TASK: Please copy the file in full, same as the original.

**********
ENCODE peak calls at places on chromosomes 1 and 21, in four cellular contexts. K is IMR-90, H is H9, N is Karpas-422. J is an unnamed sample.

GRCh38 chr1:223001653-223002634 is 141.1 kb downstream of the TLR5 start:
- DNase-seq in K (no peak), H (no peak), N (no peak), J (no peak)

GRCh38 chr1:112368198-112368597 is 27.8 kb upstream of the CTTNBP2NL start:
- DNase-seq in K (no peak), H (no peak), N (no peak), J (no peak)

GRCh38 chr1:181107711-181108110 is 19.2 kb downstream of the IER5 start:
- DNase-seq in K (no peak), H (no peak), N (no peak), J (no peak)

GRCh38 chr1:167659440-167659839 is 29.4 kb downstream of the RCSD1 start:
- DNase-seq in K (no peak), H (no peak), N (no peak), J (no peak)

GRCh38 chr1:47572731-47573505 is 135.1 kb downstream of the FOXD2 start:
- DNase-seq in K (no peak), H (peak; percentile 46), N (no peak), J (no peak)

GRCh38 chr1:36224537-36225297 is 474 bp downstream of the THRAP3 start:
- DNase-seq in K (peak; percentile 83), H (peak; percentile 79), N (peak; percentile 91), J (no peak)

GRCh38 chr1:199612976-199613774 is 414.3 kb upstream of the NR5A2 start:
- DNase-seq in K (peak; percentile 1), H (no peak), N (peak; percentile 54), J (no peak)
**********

ENCODE peak calls at places on chromosomes 1 and 21, in four cellular contexts. K is IMR-90, H is H9, N is Karpas-422. J is an unnamed sample.

GRCh38 chr1:223001653-223002634 is 141.1 kb downstream of the TLR5 start:
- DNase-seq in K (no peak), H (no peak), N (no peak), J (no peak)

GRCh38 chr1:112368198-112368597 is 27.8 kb upstream of the CTTNBP2NL start:
- DNase-seq in K (no peak), H (no peak), N (no peak), J (no peak)

GRCh38 chr1:181107711-181108110 is 19.2 kb downstream of the IER5 start:
- DNase-seq in K (no peak), H (no peak), N (no peak), J (no peak)

GRCh38 chr1:167659440-167659839 is 29.4 kb downstream of the RCSD1 start:
- DNase-seq in K (no peak), H (no peak), N (no peak), J (no peak)

GRCh38 chr1:47572731-47573505 is 135.1 kb downstream of the FOXD2 start:
- DNase-seq in K (no peak), H (peak; percentile 46), N (no peak), J (no peak)

GRCh38 chr1:36224537-36225297 is 474 bp downstream of the THRAP3 start:
- DNase-seq in K (peak; percentile 83), H (peak; percentile 79), N (peak; percentile 91), J (no peak)

GRCh38 chr1:199612976-199613774 is 414.3 kb upstream of the NR5A2 start:
- DNase-seq in K (peak; percentile 1), H (no peak), N (peak; percentile 54), J (no peak)